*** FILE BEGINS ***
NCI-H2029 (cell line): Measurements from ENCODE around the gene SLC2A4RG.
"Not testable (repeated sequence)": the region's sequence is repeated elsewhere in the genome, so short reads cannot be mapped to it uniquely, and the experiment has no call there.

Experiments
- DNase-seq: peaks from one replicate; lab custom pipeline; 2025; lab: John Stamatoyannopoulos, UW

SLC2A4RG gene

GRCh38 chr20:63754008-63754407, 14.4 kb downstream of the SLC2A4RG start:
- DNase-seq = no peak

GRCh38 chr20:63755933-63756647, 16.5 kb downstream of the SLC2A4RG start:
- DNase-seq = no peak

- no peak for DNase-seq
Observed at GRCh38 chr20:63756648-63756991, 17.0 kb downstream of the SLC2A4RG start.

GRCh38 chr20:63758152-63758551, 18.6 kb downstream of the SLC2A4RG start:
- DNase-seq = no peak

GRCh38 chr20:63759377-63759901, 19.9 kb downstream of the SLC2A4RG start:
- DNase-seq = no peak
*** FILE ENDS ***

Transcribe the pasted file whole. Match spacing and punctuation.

NCI-H2029 (cell line): Measurements from ENCODE around the gene SLC2A4RG.
"Not testable (repeated sequence)": the region's sequence is repeated elsewhere in the genome, so short reads cannot be mapped to it uniquely, and the experiment has no call there.

Experiments
- DNase-seq: peaks from one replicate; lab custom pipeline; 2025; lab: John Stamatoyannopoulos, UW

SLC2A4RG gene

GRCh38 chr20:63754008-63754407, 14.4 kb downstream of the SLC2A4RG start:
- DNase-seq = no peak

GRCh38 chr20:63755933-63756647, 16.5 kb downstream of the SLC2A4RG start:
- DNase-seq = no peak

- no peak for DNase-seq
Observed at GRCh38 chr20:63756648-63756991, 17.0 kb downstream of the SLC2A4RG start.

GRCh38 chr20:63758152-63758551, 18.6 kb downstream of the SLC2A4RG start:
- DNase-seq = no peak

GRCh38 chr20:63759377-63759901, 19.9 kb downstream of the SLC2A4RG start:
- DNase-seq = no peak